Vocations and Learning

, Volume 8, Issue 3, pp 319–334 | Cite as

Evidence Molded by Contact with Staff Culture and Patient Milieu: an Analysis of the Social Process of Knowledge Utilization in Nursing Homes

  • Christine Øye
  • Tone Elin Mekki
  • Randi Skaar
  • Hellen Dahl
  • Oddvar Forland
  • Frode F. Jacobsen
Original Paper

Abstract

Knowledge utilization is politically “hot” because it informs decisions on improving the quality of care in nursing homes (NHs). The difficulties encountered in implementing evidence-based knowledge into practice may be explained by contextual factors. Contextual factors are crucial to understanding the process of knowledge utilization; how the evidence’ is implemented and received locally by identifying facilitators, as well as barriers to change. This article is based on an evidence-based education intervention executed by four teams of two facilitators with care staff, which aimed to prevent the use of restraint in nursing home (NH) residents with dementia in 24 NHs in Norway. The study used a mixed method design combining cluster randomized controlled trial (C-RCT), participatory action research (PAR) and ethnography, where the aim was to document and examine the success or failure of the education intervention. The empirical material for this paper is primarily based on a post –intervention ethnographic investigation in three NHs in the sample, to investigate the relationship between an education intervention and staff culture. The ethnographic investigation gave a setting and context-specific plausible explanation of why the educational intervention failed or succeeded. This study has shown that the social process of knowledge utilization is influenced by contextual factors such as staff culture, patient mix and milieu as well as structural conditions. The NH conditions are not stable, but rather moving and constantly changing as a response to variation in the staff culture, the patient mix, the resources available and the nursing homes current situation. Therefore, the evidence in connection with staff culture could be understood as “a ball of clay” molding itself differently when coming in touch with staff culture and their collective and individual experiences. Potential for a successful process of knowledge utilization has to do with timing and organizational readiness, which is difficult to foresee when planning an education intervention.

Keywords

Knowledge utilization Education intervention Nursing homes Ethnography PARIHS 

References

  1. Andrè, B., Sjøvold, E., Rannestad, T., & Ringdal, G. I. (2013). The impact of work culture on quality of care in nursing homes—a review study. Scandinavian Journal of Caring Sciences, 28, 449–457.CrossRefGoogle Scholar
  2. Berta, W., Teare, G. F., Gilbart, E., Ginsburg, L. S., Lemieux-Charles, L., Davis, D., & Rappolt, S. (2010). Spanning the know-do gap: understanding knowledge application and capacity in long-term care homes. Social Science & Medicine, 70(9), 1326–1334.CrossRefGoogle Scholar
  3. Billett, S. (2004). Learning through work: Workplace participatory practices. In H. Rainbird, A. Fuller, & A. Munro (Eds.), Workplace learning in context (pp. 109–125). London: Routledge.Google Scholar
  4. Bonell, C., Fletcher, A., Morton, M., Lorenc, T., & Moore, L. (2012). Realist controlled trials: a new approach to evaluating complex public health interventions. Social Science & Medicine, 75, 2299–2306.CrossRefGoogle Scholar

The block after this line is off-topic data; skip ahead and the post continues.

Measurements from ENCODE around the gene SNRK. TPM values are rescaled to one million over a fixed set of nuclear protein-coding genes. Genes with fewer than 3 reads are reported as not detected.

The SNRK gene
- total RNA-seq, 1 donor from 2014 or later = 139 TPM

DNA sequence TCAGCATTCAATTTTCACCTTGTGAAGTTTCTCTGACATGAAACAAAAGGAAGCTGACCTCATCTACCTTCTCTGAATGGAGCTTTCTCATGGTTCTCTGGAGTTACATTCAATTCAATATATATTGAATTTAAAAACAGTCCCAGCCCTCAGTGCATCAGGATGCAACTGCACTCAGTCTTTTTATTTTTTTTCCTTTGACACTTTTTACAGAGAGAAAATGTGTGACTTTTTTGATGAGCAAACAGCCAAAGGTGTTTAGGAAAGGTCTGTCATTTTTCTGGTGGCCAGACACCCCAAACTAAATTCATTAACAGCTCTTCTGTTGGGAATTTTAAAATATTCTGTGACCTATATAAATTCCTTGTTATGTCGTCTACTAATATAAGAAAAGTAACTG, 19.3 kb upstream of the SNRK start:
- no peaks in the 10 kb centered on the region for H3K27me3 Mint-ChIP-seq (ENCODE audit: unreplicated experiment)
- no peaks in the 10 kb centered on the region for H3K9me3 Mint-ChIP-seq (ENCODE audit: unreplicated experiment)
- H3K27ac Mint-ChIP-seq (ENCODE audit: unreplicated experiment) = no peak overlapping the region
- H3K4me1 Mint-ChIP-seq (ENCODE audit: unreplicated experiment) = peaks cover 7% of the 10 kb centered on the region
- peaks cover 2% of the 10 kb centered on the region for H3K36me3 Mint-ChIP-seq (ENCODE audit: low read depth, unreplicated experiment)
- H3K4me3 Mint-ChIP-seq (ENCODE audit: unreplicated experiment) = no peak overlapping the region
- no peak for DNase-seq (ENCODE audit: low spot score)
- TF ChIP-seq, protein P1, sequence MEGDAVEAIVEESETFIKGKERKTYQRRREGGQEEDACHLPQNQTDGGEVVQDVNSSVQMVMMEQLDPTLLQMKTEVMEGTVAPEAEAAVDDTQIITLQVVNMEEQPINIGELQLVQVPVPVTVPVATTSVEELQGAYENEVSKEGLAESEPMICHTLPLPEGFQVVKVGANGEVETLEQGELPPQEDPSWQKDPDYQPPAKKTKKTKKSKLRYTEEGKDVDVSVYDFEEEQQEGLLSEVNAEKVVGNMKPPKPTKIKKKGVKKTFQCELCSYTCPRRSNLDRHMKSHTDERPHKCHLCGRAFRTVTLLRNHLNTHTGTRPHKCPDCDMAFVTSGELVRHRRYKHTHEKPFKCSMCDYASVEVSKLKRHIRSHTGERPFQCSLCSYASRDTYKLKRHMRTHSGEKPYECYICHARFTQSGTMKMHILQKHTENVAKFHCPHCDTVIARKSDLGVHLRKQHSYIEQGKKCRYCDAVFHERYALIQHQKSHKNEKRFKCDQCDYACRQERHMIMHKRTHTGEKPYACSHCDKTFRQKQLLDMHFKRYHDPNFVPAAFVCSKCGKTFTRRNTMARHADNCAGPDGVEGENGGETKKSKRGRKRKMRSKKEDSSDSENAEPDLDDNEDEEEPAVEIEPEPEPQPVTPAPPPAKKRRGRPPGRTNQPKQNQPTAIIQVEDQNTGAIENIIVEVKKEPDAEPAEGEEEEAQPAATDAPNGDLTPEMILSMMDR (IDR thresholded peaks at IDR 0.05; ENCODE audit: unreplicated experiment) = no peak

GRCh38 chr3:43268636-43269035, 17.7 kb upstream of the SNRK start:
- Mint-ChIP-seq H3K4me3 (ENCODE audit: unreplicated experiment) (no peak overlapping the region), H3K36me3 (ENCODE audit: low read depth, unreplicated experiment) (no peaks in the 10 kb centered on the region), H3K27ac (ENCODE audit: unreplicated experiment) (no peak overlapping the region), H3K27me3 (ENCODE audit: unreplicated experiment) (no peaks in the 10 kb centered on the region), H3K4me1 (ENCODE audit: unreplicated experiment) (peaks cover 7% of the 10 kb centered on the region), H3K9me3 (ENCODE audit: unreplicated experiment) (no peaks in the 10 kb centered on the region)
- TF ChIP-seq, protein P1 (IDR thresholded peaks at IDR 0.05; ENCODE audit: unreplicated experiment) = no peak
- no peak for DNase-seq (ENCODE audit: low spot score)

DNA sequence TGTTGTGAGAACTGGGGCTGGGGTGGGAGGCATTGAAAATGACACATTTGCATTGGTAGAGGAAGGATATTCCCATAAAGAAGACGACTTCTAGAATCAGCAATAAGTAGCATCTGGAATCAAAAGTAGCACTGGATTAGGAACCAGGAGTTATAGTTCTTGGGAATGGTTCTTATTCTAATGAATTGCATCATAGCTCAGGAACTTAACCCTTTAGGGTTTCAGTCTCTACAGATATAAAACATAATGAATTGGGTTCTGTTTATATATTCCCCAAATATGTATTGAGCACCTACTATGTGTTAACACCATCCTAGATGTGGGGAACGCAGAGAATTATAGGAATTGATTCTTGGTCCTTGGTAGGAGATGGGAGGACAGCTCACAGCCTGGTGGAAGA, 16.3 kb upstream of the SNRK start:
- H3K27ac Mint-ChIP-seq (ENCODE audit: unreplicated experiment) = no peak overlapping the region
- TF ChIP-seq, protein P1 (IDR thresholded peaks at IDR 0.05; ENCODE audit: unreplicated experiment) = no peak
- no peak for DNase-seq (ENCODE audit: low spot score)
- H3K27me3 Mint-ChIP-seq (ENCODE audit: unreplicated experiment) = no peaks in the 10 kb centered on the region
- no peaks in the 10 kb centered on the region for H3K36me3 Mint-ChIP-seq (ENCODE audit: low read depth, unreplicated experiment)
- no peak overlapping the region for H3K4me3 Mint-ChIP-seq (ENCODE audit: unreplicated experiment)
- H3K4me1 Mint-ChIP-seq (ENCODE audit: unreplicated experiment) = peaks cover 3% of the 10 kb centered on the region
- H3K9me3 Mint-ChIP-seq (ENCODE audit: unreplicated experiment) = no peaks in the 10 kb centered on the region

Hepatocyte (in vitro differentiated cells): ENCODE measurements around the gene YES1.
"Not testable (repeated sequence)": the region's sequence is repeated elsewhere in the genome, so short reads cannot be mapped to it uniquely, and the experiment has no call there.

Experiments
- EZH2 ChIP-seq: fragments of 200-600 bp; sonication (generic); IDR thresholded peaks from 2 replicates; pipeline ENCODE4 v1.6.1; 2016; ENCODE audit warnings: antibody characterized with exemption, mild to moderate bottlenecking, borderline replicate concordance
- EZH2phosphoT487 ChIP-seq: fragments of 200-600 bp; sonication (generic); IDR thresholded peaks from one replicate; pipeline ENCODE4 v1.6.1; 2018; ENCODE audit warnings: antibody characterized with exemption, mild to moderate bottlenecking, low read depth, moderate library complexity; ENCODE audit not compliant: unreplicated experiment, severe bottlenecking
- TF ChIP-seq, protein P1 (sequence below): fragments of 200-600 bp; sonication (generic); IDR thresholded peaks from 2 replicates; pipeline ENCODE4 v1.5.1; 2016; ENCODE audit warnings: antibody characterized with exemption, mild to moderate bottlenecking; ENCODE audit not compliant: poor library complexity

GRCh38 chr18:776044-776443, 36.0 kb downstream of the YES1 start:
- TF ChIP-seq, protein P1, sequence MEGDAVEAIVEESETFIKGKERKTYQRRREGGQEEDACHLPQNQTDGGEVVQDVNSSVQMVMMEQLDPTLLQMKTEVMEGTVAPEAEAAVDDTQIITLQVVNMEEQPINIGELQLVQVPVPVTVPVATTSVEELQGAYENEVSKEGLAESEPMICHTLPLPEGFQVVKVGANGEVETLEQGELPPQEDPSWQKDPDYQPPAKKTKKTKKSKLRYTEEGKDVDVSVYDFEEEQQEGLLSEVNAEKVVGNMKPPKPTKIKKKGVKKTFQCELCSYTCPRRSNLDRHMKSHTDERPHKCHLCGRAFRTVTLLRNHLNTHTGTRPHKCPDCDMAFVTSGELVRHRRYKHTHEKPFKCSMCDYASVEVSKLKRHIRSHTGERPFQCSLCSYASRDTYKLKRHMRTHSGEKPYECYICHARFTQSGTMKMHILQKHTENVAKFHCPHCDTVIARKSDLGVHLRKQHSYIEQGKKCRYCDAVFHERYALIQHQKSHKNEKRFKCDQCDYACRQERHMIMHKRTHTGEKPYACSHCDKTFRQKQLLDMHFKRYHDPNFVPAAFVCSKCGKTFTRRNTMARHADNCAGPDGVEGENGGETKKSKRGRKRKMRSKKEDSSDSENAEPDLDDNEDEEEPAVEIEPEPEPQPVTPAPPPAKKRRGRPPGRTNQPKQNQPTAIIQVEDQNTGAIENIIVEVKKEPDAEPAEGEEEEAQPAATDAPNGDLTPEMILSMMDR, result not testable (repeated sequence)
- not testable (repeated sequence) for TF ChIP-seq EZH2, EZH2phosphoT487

5. Boström, A.-M., Slaughter, S. E., Chojeckti, D., & Estabrooks, C. A. (2012). What do we know about knowledge translation in the care of older adults? A scoping review. JAMDA, 13, 210–219.Google Scholar
  6. Capezuti, E., Brush, B. L., Won, R. M., Wagner, L. M., & Lawson, W. T. (2008). Least restrictive or least understood? Waist restraints, provider practices, and risk of harm. Journal of Aging & Social Policy, 20(3), 305–322.CrossRefGoogle Scholar
  7. Engebretsen, E., Vøllestad, N., Wahl, A., Robinson, H. & Heggen, K. (2015). Unpacking the process of interpretation in evidence-based decision-making. Journal of Evaluation in Clinical Practice, 21(3), 1–3 DOI: 10.1111/jep.12362.
  8. Gibb, H. (2013). An environmental scan of an aged care workplace using the PARIHS model: assessing preparedness for change. Journal of Nursing Management, 21, 293–303.CrossRefGoogle Scholar
  9. Gjerberg, E., Hem, M. H., Førde, R., & Pedersen, R. (2013). How to avoid and prevent coercion in nursing homes: a qualitative study. Nursing Ethics, 20(6), 632–644.CrossRefGoogle Scholar
  10. Greenhalgh, T., & Swinglehurst, D. (2011). Studying technology use as social practice: the untapped potential for ethnography. BMC Medicine, 9, 45.CrossRefGoogle Scholar
  11. Grimshaw, J. M., Eccles, M. P., Lavis, J. N., Hill, S. J., & Squires, J. E. (2012). Knowledge translation of research findings. Implementation Science, 7, 50.CrossRefGoogle Scholar
  12. Huizing, A. R., Hamers, J. P., Gulpers, J. M., & Berger, M. P.-F. (2009). A cluster-randomized trial of an educational intervention to reduce the use of physical restraints with psychogeriatric nursing home residents. The Clinical Investigations, 57, 1139–1148.Google Scholar
  13. Kirkevold, K., Laake, K., & Engedal, K. (2003). Use of constraints and surveillance in Norwegian wards for the elderly. International Journal of Geriatric Psychiatry, 18, 491–497.CrossRefGoogle Scholar
  14. Kitson, A., Rycroft-Malone, J., Harvey, G., McCormack, B., Seers, K., & Titchen, A. (2008). Evaluating the successful implementation of evidence into practice using the PARiHS framework: theoretical and practical challenges. Implementation Science, 3, 1.CrossRefGoogle Scholar